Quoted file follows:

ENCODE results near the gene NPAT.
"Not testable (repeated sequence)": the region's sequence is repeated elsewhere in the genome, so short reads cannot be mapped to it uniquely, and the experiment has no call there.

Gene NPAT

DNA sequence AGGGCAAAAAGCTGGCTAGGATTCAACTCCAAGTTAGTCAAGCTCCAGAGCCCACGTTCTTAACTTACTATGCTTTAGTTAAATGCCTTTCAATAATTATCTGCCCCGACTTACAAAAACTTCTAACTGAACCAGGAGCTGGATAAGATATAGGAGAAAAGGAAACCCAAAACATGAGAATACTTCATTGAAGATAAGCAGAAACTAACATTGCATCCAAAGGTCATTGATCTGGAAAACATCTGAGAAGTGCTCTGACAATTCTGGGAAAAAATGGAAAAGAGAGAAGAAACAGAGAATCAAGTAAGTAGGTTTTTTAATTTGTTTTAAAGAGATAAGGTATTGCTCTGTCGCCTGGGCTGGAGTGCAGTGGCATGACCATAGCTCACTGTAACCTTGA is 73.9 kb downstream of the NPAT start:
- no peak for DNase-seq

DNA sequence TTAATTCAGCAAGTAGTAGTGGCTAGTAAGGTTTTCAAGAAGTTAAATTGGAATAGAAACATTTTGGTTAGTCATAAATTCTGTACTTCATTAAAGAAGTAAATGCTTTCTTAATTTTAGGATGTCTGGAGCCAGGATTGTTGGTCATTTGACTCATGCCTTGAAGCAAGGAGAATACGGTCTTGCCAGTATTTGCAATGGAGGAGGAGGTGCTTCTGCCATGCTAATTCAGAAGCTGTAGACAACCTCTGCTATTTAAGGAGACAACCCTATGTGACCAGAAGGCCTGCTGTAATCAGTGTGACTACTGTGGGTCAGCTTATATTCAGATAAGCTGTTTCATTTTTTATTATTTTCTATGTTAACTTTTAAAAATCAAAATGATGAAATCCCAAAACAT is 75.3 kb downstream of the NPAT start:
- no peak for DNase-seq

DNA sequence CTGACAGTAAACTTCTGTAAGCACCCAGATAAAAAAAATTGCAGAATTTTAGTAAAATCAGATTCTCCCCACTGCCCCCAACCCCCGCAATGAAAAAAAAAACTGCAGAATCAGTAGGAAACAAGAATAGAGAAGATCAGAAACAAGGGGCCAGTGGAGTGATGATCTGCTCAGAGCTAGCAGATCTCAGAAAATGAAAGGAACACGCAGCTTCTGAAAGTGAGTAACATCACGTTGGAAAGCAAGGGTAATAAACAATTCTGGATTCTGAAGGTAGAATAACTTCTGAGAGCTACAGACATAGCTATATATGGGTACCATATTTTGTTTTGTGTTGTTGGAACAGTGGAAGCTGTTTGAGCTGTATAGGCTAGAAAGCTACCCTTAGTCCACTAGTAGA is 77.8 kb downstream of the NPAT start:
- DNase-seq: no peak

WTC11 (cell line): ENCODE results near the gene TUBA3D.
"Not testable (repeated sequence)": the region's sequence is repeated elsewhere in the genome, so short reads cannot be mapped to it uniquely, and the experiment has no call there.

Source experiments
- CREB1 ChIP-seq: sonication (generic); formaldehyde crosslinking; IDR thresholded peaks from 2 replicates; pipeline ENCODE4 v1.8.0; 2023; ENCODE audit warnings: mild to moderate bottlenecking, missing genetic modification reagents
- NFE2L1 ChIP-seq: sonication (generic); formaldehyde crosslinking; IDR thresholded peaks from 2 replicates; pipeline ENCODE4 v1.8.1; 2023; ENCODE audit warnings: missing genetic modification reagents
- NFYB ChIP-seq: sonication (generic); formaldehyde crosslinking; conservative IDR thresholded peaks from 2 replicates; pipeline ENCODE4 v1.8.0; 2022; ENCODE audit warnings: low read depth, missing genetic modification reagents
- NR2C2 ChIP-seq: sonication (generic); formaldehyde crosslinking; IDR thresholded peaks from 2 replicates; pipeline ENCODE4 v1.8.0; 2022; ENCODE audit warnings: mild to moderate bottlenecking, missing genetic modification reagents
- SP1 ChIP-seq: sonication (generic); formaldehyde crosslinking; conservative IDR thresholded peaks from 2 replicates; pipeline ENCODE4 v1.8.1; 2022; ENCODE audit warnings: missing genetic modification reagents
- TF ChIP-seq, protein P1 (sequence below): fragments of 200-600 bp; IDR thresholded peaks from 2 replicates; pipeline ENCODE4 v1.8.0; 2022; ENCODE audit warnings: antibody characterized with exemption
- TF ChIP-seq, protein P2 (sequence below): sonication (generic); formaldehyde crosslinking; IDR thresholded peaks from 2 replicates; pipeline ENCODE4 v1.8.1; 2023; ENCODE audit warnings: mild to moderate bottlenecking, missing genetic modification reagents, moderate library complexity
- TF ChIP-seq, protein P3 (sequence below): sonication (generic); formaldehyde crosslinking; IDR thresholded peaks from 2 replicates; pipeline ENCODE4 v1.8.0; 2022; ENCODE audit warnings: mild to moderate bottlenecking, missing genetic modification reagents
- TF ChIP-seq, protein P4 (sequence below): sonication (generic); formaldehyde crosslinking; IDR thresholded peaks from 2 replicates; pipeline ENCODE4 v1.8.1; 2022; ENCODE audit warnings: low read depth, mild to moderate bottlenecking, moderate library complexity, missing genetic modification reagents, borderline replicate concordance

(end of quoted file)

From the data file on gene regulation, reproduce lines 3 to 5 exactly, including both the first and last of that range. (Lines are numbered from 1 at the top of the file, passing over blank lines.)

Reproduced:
Gene NPAT

DNA sequence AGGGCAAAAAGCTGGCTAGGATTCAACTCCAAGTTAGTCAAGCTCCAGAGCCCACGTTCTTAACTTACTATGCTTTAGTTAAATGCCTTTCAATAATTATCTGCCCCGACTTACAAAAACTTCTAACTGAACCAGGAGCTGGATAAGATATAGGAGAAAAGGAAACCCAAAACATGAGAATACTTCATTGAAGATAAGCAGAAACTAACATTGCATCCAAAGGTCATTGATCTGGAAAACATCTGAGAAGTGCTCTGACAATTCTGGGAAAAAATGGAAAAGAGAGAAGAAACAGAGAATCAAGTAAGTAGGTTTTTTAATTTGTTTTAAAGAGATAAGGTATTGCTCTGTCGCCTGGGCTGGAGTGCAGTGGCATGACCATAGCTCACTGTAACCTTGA is 73.9 kb downstream of the NPAT start:
- no peak for DNase-seq